My child’s condition has definitely affected our family. I love to cook, especially Italian foods like pasta dishes. But I just channeled that creativity into making healthy foods. Instead of regular lasagna, I’ll make vegetable lasagna. And we all eat the same way; we’ve all changed.



Not a big deal
Because my daughter is so young, I have not wanted to make a huge deal about her weight. We call the program our “food plan,” not a diet. I try to lead by example every day by eating healthfully, and we try to exercise together.


To help my daughter cope, I am eating better too. I am her partner in this, so we are both eating better and exercising more.


Creating happiness
I think that the most stressful thing, as a mother, is that her health and wellbeing are what I live for. I just want her to be healthy and happy with who she is, and to learn that she is who she is. Some people aren’t rail thin, some people are, and I want her to be comfortable with who she is so that she can deal with the outside world, because there is some meanness out there. You get stressed out worrying about your child; my biggest concern is that she is happy and healthy. I don’t really know how I deal with it, but I am a big exerciser, so maybe that is what helps me.

Another big stressor is that you don’t want to become the food police for your child. You don’t ever want them to look at you as this negative person in their life– this person holding a stick over them all the time and saying, “Don’t eat this” and, “Don’t eat that.” I try hard not to do that. Sometimes I’ll find myself edging into that, and I have to catch myself and step backwards. I remove myself completely from the situation, and if she makes a decision to eat something that I am saying she maybe shouldn’t eat, that’s fine; I let it go. I just say, “Okay, the next meal, or the next incident, we’ll deal with it. Let’s just see how she deals with it.” So I do step away when I find myself becoming a pain in the neck for her, because that’s not what I want to be. I want to be her partner in this, and for it to be a happy thing– something that she will look back on and say, “I’m really glad my mom and I did that together.”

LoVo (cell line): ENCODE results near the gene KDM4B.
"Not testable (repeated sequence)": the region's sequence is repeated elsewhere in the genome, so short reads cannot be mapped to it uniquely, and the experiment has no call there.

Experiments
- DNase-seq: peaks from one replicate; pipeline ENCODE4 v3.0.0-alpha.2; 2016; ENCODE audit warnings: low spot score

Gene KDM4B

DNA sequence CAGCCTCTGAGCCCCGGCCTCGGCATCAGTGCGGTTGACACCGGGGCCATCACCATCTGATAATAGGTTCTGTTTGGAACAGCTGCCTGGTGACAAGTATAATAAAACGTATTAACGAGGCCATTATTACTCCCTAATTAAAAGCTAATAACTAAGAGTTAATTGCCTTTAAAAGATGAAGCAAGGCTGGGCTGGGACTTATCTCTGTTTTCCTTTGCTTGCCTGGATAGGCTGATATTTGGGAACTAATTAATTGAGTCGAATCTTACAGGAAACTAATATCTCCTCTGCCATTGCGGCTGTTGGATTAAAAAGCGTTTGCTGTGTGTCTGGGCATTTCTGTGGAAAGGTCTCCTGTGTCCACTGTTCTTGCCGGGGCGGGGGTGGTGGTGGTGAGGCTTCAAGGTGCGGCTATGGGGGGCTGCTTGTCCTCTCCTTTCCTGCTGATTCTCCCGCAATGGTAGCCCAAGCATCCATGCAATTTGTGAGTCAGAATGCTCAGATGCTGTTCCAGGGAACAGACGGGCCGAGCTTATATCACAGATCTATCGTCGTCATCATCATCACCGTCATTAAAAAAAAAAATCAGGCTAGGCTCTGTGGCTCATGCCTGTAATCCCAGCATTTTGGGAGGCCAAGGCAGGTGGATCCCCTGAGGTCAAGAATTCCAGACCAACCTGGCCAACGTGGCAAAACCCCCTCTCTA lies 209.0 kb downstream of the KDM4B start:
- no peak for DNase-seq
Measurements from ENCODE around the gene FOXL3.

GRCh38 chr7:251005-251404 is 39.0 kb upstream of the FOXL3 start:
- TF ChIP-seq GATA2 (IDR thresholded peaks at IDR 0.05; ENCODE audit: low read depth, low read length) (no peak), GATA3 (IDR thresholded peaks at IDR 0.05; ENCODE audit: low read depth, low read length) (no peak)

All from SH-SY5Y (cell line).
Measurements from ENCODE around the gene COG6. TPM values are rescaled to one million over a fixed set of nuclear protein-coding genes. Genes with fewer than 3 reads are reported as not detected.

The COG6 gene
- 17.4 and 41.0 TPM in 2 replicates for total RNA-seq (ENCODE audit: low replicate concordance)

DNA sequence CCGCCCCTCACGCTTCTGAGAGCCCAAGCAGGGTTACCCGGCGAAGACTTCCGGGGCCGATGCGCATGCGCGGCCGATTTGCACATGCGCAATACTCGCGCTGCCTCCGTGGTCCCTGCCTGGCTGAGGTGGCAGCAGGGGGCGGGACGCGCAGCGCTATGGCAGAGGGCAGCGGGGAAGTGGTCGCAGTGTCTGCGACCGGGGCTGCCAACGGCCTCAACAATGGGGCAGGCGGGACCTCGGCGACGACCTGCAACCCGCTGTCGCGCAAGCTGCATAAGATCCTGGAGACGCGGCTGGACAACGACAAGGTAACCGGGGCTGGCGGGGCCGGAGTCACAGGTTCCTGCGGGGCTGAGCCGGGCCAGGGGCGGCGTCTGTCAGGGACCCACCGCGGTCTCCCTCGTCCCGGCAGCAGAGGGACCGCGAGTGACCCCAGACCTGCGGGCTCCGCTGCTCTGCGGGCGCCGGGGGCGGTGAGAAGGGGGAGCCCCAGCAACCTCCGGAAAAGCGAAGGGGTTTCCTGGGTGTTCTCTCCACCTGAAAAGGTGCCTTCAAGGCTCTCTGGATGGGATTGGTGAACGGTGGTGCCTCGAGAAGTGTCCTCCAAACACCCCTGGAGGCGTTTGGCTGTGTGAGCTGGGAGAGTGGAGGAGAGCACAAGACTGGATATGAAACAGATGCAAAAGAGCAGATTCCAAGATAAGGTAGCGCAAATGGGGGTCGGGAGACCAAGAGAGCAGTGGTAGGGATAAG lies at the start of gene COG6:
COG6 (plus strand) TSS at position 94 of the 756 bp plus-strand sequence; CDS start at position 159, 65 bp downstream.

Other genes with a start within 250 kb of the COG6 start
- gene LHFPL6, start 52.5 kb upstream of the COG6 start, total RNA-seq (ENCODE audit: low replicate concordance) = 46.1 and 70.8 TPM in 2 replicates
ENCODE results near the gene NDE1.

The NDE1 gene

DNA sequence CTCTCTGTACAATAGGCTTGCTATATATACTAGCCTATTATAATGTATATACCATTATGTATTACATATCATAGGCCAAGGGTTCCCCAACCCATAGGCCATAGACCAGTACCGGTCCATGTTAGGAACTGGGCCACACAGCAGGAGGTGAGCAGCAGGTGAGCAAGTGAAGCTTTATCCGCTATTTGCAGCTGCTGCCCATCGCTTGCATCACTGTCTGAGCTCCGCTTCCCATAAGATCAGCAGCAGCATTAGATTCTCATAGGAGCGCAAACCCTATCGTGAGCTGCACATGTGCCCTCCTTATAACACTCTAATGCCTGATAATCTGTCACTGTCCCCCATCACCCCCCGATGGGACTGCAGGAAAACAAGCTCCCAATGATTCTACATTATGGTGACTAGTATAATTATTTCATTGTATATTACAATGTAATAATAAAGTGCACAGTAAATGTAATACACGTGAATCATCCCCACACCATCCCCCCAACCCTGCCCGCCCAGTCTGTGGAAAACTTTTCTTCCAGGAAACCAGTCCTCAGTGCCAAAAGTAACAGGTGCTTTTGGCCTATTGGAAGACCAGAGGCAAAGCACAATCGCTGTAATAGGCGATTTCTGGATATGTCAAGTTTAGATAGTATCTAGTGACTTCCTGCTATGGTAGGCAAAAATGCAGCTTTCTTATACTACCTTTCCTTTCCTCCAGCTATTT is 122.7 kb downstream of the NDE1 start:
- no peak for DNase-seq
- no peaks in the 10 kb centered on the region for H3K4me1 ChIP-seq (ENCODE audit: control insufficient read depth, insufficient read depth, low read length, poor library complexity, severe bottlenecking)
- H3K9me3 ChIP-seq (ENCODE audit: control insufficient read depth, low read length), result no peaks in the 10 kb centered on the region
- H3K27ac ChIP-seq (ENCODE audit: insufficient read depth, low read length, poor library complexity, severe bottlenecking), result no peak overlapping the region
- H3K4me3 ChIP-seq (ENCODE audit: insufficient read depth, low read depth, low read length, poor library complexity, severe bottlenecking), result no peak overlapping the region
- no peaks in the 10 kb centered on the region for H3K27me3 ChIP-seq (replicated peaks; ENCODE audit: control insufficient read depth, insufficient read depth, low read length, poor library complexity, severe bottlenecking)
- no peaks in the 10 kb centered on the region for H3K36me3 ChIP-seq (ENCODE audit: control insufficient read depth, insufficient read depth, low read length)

I think the best thing to do is to make sure that the child knows that he is accepted for who he is, and that it doesn’t matter what he looks like. You have to let him know that it’s okay. We need to eat better for health reasons– to keep our hearts healthy, and to keep us energetic. I think that too many people put too much emphasis on how they look.


We try not to bring up the weight issue; we try to make it a health issue. We try to limit how much soda we drink. We try to explain to our child, who is nine, “This is soda, and it has a lot of sugar. It doesn’t provide anything good for you. You need to drink water to re-hydrate yourself.” Try to be specific about why they can’t have things, because children want to know why. The problem with soda is that it is the top thing served at so many events. It’s even harder if you have friends who can eat and drink whatever they want and never gain weight; the kids my son hangs around with are beanpoles– they could eat all day and never gain weight. So we had to explain to him that there are different body types and different metabolisms. It’s important for them to know that some people’s bodies can absorb things much more quickly than other people’s.



Role model